Historically known as Little Tokyo, Japantown is situated between Gore and Dunlevy suburb and lies along Powell Street. Since it has never truly recovered from its treatment in World War II, Japantown now consists of small Japanese shops and restaurants.
The first ’Issei’ (translated to Japanese immigrant) first arrived in British Columbia in the 1890’s and they worked in local mills and canneries of Vancouver. As most were fishermen, they were seen as a treat to the local fish industry. Tension broke in 1907, when a racist mob descended into Japantown As Britain and Japan were allies, the situation around immigration issues were decidedly delicate. Politicians were sympathetic towards the Japanese community but no real actions were taken as they were fearful of the wrath of the mob. In the end, Japan passed its own immigration laws thus restricting the flow of immigrants out of the country.
Friendship between Japan and Canada deteriorated in the 1930s causing a boycott of Japanese goods when war was declared against China. Japanese men were not permitted to join the war effort in 1941 and the state began its registration and fingerprinting of all Japanese men and women. When Japan made its attack on Pearl Habor in 1941, all Japanese males between the age of 18 and 45 were rounded up for resettlement. These ‘enemy aliens’ as they were seen then, were forced from their homes and relocated to labor camps.
Japanese Canadian were finally given their freedom and citizenship in 1947. The government was forced to recognized them as citizens and were given compensation. Today, Japantown is a busy and booming town.
Try eating in any Japanese restaurants and you will be presented with a menu of hot and cold dishes. ‘Sushi’ is very popular in Vancuver as Canada boast some of the freshest salmons in the world. (Try the newly invented BC Rolls) If ‘sushi’ or ‘sashimi’ is not to your taste, then try ‘teriyaki’ beef or chicken on a bed of rice. Traditional drinks like ‘sake’ is a must if you haven’t yet tried the rice wine. Like any other restaurants in Vancouver, it is advisable to leave a tip when you are eating in a restaurant.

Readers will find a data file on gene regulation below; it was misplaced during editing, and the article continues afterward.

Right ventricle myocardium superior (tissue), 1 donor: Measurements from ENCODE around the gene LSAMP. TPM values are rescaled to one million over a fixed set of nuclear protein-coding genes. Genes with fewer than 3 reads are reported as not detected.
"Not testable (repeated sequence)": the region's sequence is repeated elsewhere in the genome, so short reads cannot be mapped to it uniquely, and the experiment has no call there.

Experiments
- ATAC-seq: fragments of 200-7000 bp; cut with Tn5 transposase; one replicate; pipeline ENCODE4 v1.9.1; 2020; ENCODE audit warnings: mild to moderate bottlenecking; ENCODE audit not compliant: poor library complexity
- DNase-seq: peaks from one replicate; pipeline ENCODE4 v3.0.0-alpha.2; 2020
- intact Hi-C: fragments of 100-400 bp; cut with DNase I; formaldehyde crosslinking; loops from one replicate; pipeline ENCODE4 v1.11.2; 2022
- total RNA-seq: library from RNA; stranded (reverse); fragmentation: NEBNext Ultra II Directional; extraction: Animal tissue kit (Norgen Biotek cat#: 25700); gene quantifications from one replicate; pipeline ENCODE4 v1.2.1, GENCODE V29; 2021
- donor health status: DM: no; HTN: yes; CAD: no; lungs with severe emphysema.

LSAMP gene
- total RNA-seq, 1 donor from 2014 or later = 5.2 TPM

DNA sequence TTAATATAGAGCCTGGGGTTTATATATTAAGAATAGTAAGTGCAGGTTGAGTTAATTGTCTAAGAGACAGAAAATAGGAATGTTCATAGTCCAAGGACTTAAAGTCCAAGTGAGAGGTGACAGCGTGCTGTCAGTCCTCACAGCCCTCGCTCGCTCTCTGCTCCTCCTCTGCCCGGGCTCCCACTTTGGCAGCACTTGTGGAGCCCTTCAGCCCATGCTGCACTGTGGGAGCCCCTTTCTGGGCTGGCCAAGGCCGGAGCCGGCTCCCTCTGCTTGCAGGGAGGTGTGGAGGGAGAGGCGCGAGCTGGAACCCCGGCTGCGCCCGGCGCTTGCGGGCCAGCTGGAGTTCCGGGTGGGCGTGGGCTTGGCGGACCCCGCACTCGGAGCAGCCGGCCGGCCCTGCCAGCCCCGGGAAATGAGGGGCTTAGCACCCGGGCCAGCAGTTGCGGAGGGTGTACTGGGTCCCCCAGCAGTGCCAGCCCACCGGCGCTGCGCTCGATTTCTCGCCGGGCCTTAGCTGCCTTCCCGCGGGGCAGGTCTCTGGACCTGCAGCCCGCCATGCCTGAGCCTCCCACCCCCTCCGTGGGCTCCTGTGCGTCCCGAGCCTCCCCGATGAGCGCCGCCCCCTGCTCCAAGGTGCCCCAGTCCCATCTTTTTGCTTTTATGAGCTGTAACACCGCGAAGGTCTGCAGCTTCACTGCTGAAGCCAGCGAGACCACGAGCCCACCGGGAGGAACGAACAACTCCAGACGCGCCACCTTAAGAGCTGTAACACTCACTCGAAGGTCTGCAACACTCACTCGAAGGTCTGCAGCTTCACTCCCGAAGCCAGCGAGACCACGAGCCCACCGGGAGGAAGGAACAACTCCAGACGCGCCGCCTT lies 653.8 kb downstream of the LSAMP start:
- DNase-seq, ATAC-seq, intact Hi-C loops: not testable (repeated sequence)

See Asian Restaurants
Powell Street possessed some of the best grocery stores and is located on the western edge of Japantown A lot of the stores have some beautiful Japanese artworks as well as goods for you to buy.
Walk until you reach 378 Powell and you will arrive at the Japanese Community Volunteers Association also known as Tonari Gumi. This centre which contains a cozy lounge area filled with Japanese books as well activity rooms for Japanese senior citizen is sponsored by Social Services of Vancouver.
Moving east along Powell Street is the Oppenheimer Park which was opened by former mayor David Oppenheimer who helped create the park. In 1902, the park was officially dedicated to the mayor, five years after his death. It is now a site for the annual Powell Street Festival which is held every summer and is a community celebration of Japanese heritage.
The Vancouver Buddhist Church is located at the eastern edge of Japantown. Built for the Japanese community in 1906, the church was seized by government during World War II but returned to the community after the war. It is now a place of homage and worship for Japanese Buddhists.
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